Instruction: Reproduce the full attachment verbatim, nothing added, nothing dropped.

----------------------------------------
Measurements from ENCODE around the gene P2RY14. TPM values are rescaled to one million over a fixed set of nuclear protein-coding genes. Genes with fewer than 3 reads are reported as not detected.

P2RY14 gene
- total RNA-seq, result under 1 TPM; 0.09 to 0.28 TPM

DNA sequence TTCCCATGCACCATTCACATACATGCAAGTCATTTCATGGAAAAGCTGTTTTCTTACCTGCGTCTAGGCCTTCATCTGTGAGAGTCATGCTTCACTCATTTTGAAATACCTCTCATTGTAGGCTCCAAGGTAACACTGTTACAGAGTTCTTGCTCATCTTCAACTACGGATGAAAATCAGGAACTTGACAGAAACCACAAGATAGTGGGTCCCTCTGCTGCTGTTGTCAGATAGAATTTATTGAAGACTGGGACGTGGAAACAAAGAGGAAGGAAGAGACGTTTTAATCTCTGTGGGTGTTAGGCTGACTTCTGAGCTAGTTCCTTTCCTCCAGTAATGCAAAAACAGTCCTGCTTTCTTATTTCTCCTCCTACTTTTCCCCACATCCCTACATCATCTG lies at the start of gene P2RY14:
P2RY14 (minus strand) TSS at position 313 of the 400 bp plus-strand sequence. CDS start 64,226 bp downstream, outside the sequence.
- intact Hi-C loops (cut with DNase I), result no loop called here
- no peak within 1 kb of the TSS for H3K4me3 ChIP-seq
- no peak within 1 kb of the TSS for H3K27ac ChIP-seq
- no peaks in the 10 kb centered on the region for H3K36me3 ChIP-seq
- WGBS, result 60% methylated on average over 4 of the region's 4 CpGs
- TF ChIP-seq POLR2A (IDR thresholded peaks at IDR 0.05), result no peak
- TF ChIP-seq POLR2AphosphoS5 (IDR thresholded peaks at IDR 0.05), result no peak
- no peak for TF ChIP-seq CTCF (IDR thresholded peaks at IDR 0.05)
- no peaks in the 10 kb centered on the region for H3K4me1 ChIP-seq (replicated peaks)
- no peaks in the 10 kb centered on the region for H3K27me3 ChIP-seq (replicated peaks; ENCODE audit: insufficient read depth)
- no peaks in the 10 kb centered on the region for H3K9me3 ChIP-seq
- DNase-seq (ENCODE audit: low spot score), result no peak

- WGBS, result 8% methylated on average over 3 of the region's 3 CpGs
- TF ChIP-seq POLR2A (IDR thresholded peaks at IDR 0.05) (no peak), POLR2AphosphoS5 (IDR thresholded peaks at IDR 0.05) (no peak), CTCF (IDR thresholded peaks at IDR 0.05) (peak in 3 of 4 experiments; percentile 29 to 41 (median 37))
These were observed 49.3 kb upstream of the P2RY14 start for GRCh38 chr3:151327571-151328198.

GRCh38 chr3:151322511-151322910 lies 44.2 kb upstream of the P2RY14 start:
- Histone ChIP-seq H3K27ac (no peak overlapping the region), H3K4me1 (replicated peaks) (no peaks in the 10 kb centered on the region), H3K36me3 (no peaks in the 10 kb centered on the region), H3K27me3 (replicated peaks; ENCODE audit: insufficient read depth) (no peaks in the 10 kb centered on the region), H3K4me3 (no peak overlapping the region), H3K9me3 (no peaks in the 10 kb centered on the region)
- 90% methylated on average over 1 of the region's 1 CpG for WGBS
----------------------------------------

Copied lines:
Measurements from ENCODE around the gene P2RY14. TPM values are rescaled to one million over a fixed set of nuclear protein-coding genes. Genes with fewer than 3 reads are reported as not detected.

P2RY14 gene
- total RNA-seq, result under 1 TPM; 0.09 to 0.28 TPM

DNA sequence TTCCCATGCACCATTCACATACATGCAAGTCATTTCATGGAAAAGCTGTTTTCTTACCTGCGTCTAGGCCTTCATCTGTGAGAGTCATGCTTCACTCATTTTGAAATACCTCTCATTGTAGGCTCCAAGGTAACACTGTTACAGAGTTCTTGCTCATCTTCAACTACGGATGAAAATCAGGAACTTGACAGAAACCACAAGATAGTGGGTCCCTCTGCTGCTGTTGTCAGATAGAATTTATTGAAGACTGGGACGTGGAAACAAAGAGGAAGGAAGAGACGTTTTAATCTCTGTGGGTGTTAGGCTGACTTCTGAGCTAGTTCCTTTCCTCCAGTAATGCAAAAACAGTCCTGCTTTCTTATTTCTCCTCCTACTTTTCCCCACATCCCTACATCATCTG lies at the start of gene P2RY14:
P2RY14 (minus strand) TSS at position 313 of the 400 bp plus-strand sequence. CDS start 64,226 bp downstream, outside the sequence.
- intact Hi-C loops (cut with DNase I), result no loop called here
- no peak within 1 kb of the TSS for H3K4me3 ChIP-seq
- no peak within 1 kb of the TSS for H3K27ac ChIP-seq
- no peaks in the 10 kb centered on the region for H3K36me3 ChIP-seq
- WGBS, result 60% methylated on average over 4 of the region's 4 CpGs
- TF ChIP-seq POLR2A (IDR thresholded peaks at IDR 0.05), result no peak
- TF ChIP-seq POLR2AphosphoS5 (IDR thresholded peaks at IDR 0.05), result no peak
- no peak for TF ChIP-seq CTCF (IDR thresholded peaks at IDR 0.05)
- no peaks in the 10 kb centered on the region for H3K4me1 ChIP-seq (replicated peaks)
- no peaks in the 10 kb centered on the region for H3K27me3 ChIP-seq (replicated peaks; ENCODE audit: insufficient read depth)
- no peaks in the 10 kb centered on the region for H3K9me3 ChIP-seq
- DNase-seq (ENCODE audit: low spot score), result no peak

- WGBS, result 8% methylated on average over 3 of the region's 3 CpGs
- TF ChIP-seq POLR2A (IDR thresholded peaks at IDR 0.05) (no peak), POLR2AphosphoS5 (IDR thresholded peaks at IDR 0.05) (no peak), CTCF (IDR thresholded peaks at IDR 0.05) (peak in 3 of 4 experiments; percentile 29 to 41 (median 37))
These were observed 49.3 kb upstream of the P2RY14 start for GRCh38 chr3:151327571-151328198.

GRCh38 chr3:151322511-151322910 lies 44.2 kb upstream of the P2RY14 start:
- Histone ChIP-seq H3K27ac (no peak overlapping the region), H3K4me1 (replicated peaks) (no peaks in the 10 kb centered on the region), H3K36me3 (no peaks in the 10 kb centered on the region), H3K27me3 (replicated peaks; ENCODE audit: insufficient read depth) (no peaks in the 10 kb centered on the region), H3K4me3 (no peak overlapping the region), H3K9me3 (no peaks in the 10 kb centered on the region)
- 90% methylated on average over 1 of the region's 1 CpG for WGBS